As the pace of diplomatic activity increases again in the Middle East, Israeli Prime Minister Ariel Sharon said he sent Foreign Minister Shimon Peres to Washington this week to “create the groundwork for future negotiations.”
Speaking Monday via satellite to the Anti-Defamation League’s annual leadership meeting, Sharon said a “full cessation of hostility” was necessary before Israel could resume negotiations with the Palestinians.
“It should be quiet,” Sharon said, reiterating a favorite theme. “This government will not negotiate under pressure of terrorism and violence.”
Sharon said Jerusalem is “under siege” and that his main goal is to restore safety and security to Israel. Remembered in the international community for his wartime experiences, Sharon said he understands the importance of peace.
“For me, peace is something serious,” he said. “Peace should last generations.”
As part of that effort, Peres, a former prime minister and the elder statesman of Sharon’s government, arrived in Washington this week for a series of meetings with U.S. officials, including President Bush and Secretary of State Colin Powell. He also will meet with congressional leaders and give speeches to Middle East think tanks and the American Israel Public Affairs Committee.
Peres is expected to gauge U.S. reaction to an Egyptian-Jordanian plan for an Israeli-Palestinian cease-fire. Peres spent the weekend in Cairo and Amman, presenting Israel’s thoughts on the proposal.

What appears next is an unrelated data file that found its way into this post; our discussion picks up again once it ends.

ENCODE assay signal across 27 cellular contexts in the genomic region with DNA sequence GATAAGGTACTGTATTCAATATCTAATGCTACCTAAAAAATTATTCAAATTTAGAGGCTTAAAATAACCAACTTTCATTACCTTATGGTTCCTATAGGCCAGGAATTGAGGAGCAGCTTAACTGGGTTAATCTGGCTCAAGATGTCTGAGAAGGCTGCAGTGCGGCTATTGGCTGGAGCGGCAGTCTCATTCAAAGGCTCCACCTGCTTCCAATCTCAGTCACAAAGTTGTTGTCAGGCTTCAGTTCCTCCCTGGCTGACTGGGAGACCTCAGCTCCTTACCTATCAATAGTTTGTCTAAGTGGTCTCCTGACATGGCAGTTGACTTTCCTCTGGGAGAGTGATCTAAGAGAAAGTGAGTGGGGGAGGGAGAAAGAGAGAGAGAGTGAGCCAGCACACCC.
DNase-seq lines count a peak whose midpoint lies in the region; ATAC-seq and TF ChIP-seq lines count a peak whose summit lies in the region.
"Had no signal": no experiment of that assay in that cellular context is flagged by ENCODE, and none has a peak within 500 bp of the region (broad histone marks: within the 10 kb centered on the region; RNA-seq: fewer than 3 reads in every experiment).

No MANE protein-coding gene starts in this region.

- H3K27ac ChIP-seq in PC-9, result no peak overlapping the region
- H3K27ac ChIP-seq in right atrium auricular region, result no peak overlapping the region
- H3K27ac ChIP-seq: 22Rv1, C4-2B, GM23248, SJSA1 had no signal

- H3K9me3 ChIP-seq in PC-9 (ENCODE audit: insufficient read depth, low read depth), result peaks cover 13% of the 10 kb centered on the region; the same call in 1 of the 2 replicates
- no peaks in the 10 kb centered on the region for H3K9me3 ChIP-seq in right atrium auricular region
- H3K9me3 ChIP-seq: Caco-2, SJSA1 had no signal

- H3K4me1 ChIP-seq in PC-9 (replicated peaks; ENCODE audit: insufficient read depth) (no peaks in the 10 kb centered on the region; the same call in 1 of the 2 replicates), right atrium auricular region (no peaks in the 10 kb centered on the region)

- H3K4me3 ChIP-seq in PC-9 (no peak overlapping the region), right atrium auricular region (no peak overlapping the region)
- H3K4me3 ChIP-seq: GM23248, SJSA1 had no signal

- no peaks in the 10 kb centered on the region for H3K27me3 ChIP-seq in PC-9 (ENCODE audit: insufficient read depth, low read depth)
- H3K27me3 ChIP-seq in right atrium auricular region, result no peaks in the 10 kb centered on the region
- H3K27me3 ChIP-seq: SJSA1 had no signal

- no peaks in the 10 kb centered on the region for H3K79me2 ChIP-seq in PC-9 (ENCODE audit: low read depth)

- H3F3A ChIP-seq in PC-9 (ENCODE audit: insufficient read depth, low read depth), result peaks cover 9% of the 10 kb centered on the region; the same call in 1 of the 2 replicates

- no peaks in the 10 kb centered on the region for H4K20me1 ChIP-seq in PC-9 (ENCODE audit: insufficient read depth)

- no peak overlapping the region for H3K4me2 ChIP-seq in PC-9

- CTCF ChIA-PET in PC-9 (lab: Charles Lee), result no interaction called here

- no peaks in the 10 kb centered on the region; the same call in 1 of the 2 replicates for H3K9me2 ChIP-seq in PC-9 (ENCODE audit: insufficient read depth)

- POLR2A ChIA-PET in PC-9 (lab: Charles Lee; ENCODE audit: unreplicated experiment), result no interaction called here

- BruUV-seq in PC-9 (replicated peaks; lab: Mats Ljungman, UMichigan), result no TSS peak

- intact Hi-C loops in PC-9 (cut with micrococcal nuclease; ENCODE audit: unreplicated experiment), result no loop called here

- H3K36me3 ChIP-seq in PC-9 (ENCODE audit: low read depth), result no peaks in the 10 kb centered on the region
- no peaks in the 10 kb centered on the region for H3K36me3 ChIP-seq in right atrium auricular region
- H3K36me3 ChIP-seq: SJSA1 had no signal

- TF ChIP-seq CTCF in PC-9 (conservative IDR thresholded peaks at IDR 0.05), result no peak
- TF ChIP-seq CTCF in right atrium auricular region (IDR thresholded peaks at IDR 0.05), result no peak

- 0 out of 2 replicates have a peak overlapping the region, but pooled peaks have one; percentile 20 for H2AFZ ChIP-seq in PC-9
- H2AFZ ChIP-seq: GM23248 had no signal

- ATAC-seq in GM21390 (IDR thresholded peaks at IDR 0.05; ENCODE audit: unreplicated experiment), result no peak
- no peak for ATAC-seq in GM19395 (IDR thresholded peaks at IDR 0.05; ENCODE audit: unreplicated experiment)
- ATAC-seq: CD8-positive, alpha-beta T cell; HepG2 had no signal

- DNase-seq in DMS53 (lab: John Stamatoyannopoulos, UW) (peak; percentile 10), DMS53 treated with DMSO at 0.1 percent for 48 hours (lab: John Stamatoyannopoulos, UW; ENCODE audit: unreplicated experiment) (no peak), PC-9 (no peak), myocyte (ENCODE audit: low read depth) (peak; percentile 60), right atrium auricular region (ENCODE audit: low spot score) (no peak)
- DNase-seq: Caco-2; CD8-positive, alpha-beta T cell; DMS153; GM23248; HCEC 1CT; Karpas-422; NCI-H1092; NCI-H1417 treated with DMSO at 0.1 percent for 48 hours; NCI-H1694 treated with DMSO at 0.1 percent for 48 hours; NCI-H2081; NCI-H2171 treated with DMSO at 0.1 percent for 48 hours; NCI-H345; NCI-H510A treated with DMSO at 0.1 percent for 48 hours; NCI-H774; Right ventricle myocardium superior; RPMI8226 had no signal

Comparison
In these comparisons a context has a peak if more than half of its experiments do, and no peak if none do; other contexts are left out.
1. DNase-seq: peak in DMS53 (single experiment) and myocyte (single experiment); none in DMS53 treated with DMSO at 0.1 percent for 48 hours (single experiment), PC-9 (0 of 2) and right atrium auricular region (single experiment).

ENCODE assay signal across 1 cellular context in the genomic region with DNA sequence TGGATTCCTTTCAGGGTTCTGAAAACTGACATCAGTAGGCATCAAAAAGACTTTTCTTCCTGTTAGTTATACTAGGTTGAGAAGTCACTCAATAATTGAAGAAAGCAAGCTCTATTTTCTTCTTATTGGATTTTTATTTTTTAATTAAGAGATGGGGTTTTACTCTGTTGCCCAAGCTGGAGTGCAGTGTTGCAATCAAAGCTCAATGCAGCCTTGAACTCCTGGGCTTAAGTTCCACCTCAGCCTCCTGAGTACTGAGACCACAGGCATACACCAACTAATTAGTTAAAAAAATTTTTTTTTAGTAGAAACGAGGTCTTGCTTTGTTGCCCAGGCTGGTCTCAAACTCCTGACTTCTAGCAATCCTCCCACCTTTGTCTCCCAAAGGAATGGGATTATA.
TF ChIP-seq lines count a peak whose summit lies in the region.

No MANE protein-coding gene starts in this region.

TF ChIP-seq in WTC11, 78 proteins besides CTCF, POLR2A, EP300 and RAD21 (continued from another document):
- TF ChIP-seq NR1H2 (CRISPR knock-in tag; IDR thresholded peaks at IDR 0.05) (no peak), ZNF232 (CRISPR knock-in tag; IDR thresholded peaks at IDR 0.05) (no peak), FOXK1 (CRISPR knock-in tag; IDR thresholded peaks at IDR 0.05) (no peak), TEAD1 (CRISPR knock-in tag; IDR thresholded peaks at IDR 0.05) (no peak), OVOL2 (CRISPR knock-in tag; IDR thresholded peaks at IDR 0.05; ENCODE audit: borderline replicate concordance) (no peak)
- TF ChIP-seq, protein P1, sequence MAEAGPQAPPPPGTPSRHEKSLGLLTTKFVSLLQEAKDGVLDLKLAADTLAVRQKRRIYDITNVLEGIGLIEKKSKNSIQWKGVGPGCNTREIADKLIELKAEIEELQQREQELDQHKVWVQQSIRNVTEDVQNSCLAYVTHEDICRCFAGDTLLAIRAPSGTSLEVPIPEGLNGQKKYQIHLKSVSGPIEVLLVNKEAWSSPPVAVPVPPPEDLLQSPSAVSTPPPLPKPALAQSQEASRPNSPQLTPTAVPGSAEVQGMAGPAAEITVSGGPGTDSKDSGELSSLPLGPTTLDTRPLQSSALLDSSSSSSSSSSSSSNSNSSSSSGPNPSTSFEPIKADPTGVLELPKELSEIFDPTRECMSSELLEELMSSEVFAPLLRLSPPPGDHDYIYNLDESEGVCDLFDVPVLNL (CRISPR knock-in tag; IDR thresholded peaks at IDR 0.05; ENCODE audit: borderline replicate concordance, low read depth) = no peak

“I see the beginning of a possibility of getting out of the present deadlock,” Peres said in an interview with Israeli Television.
The Egyptian-Jordanian plan, drafted with the aid of the Palestinians, calls on Israel to ease restrictions it has imposed on Palestinians since their violent uprising against Israel began in late September, including pulling back Israeli troops from positions in the West Bank and Gaza Strip and releasing tax money that has been withheld.
Most controversially, however, the plan demands that Israel completely cease settlement construction in the West Bank and Gaza. Sharon has agreed not to build any new settlements, but has reserved the right to expand existing communities to accommodate “natural growth.”
If Israel agrees to the plan, negotiations would resume after the cease-fire holds for a still-to-be determined amount of time.
That the plan was produced by Middle East leaders represents a contrast from recent years, when the United States served as the main mediator. In his address Monday, Sharon endorsed an approach in which Israel and Arab countries speak face to face.
“Most of the negotiations and talks should be bilateral,” Sharon said. “Let the sides solve bilaterally the complicated problems that exist.”
When asked what Palestinian Authority President Yasser Arafat needs to do to receive an invitation to the White House, Sharon said Arafat “should stop terror, because Arafat is playing with terror.”
“Most of the terror which is carried against Israel at the present time is done by military or intelligence organizations which are under the direct control of Arafat,” Sharon said.
Arafat should not be invited to the White House now because it would “postpone the peace,” Sharon said. Rather, he said, heavy pressure should be placed on Arafat to stop terror – but Israel will not “interfere” in any decision the United States makes in the matter, Sharon said.
The Archive of the Jewish Telegraphic Agency includes articles published from 1923 to 2008. Archive stories reflect the journalistic standards and practices of the time they were published.